For more than 20 years September has been designated as “Healthy Aging Month.” Healthy aging isn’t only about eating healthy or exercising regularly, it includes all aspects of your life. Eating, thinking, acting, and being healthy.
What we eat can have lasting effects on our overall well-being. Making healthy choices is not always easy or fun. However, there are some ways that you can enjoy a healthy diet and have fun along the way. Plant herbs and small vegetable plants you can use for cooking; even small pots in your kitchen can yield rich rewards.
Try out new recipes, join an online cooking class, have friends over for a potluck, or plan a summer salad party in your neighborhood. When it is too hot to cook in your kitchen, try something light and easy.
When you struggle with a vision impairment you can think cooking is beyond your reach. You may worry about safety in the kitchen and adding the correct ingredients. Sometimes we just need to look to someone who has overcome these obstacles and achieved amazing things. Consider checking out Christine Ha; The Blind Cook. Her story is inspirational and can give you the needed push to try something new.
Think yourself to better health. You wouldn’t think it is possible but keeping a positive mental attitude can have a bearing on our physical health. Positive thinking is an effective way of managing stress and difficult situations. Health benefits derived from positive thinking can include less risk of catching a cold, longer life span, and lowered risk of death from cardiovascular disease. “When you are experiencing positive emotions like joy, contentment, and love, you will see more possibilities in your life,” says James Clear in his article “How Positive Thinking Builds Your Skills, Boosts Your Health, and Improves Your Work.” What suggestions does he offer for improving your positive thinking? Meditate daily, write about positive experiences, get out and play.
You cannot think your eyes better or your vision improved but taking positive steps in your life can improve your outlook. Getting out and discussing your concerns with others in a similar situation can offer you resources you never knew were available. Join a Low Vision Support Group in your area to connect with peers, learn about the latest low vision technology, and make friends.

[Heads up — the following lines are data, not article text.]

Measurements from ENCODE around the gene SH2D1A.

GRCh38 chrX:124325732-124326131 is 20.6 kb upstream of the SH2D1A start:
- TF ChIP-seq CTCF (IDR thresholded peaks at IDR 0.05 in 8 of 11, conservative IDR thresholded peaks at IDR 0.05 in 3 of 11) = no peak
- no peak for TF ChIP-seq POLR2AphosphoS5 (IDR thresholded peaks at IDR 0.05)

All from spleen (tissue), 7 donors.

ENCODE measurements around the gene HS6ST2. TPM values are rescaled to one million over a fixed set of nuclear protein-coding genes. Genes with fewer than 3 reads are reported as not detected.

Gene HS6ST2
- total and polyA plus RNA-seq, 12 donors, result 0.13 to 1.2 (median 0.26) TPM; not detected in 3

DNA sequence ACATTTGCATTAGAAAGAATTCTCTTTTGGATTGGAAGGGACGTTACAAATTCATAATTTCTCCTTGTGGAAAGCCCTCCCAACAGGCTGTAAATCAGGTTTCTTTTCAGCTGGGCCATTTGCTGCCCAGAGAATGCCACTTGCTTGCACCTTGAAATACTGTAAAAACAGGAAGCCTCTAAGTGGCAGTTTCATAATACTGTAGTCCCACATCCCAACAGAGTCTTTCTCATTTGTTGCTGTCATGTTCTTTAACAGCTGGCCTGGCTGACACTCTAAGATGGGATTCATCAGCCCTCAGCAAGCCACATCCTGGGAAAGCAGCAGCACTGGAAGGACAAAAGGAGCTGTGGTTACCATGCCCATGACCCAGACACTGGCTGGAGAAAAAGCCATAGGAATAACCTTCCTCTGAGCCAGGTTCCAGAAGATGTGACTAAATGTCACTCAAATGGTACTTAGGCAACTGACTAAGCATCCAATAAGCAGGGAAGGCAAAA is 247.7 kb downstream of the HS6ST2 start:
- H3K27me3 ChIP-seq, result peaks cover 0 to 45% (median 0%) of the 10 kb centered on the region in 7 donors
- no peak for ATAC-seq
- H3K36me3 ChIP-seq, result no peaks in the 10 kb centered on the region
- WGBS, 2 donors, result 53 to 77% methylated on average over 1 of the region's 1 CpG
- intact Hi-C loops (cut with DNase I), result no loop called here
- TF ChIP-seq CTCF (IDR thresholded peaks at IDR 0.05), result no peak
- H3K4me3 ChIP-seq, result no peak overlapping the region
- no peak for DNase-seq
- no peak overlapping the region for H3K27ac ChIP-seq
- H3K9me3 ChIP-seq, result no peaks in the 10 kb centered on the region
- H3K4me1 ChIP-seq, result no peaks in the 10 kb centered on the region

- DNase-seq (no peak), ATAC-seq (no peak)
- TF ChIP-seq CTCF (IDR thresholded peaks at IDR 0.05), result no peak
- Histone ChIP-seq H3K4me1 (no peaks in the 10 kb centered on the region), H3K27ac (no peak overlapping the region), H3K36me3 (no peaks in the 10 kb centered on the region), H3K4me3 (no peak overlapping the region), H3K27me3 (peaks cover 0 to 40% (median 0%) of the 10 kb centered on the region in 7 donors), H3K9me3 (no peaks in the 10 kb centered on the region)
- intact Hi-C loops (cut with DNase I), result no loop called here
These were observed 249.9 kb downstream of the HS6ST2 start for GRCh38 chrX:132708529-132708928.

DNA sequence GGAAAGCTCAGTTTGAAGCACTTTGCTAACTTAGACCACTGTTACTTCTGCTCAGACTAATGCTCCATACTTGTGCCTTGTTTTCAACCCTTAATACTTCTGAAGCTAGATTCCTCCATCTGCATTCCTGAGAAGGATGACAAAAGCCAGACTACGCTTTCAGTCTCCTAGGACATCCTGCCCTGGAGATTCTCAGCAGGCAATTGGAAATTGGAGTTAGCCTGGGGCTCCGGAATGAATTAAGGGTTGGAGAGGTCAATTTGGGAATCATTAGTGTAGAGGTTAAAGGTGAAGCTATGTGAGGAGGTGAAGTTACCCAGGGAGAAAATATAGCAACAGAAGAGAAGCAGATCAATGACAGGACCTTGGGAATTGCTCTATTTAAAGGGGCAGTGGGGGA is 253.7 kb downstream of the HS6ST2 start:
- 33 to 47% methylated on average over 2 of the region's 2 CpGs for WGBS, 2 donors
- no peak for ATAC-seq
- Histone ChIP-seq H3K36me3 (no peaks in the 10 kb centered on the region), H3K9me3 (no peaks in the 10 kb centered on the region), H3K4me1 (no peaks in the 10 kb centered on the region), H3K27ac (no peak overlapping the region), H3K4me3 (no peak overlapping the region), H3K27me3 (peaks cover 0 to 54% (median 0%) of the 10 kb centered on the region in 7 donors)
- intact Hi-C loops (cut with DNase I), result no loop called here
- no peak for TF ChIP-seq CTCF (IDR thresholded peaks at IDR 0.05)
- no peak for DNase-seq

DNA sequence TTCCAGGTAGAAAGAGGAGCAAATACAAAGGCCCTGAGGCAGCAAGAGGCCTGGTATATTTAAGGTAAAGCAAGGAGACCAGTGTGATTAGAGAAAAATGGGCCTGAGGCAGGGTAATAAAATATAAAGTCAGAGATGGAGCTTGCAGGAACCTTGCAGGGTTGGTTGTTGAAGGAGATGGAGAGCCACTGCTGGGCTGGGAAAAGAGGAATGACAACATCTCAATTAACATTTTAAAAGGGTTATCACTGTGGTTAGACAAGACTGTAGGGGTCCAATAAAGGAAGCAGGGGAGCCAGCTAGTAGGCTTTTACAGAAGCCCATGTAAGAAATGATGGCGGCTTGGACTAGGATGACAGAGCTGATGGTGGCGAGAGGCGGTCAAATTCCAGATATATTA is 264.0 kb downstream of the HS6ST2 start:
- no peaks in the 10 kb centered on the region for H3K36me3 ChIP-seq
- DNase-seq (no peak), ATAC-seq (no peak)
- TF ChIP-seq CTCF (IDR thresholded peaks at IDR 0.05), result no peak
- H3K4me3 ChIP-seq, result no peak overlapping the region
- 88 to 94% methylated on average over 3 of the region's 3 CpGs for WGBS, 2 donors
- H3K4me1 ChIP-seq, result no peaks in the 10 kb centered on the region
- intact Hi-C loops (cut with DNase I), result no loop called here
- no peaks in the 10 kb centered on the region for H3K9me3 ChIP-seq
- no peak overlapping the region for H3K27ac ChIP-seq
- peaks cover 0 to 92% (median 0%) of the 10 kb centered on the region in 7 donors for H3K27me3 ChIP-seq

Yoga, Pilates, walking, biking, and swimming are great activities you can do year-round, with a group, or on your own. Join your local gym or an online workout program, walk around your neighborhood or at the local park, or take a water aerobics class at the nearby aquatics center. Get out and get moving. Being around your peers while maintaining a safe social distance or connecting with them online, motivates you, encourages you, and helps you keep striving to reach new goals.
If you have low vision, sometimes leaving your house or your comfort zone can seem daunting. Joining a group activity will help alleviate your fears and keep you safe while keeping fit. Get connected with an Orientation and Mobility Specialist for suggestions on getting out and about safely and ask about walking groups that practice safe social distancing.
Do you have a harmful habit you want to kick? Maybe you have been wanting to quit smoking for years but have not gotten around to it. Do you have a good habit you want to develop? Today is the day for a new you! Whether your goal is drinking more water, being active every day, or stopping a harmful habit, today is a great day to get started. Get your family, friends, and neighbors involved. Surround yourself with positive and healthy people who share your goals.
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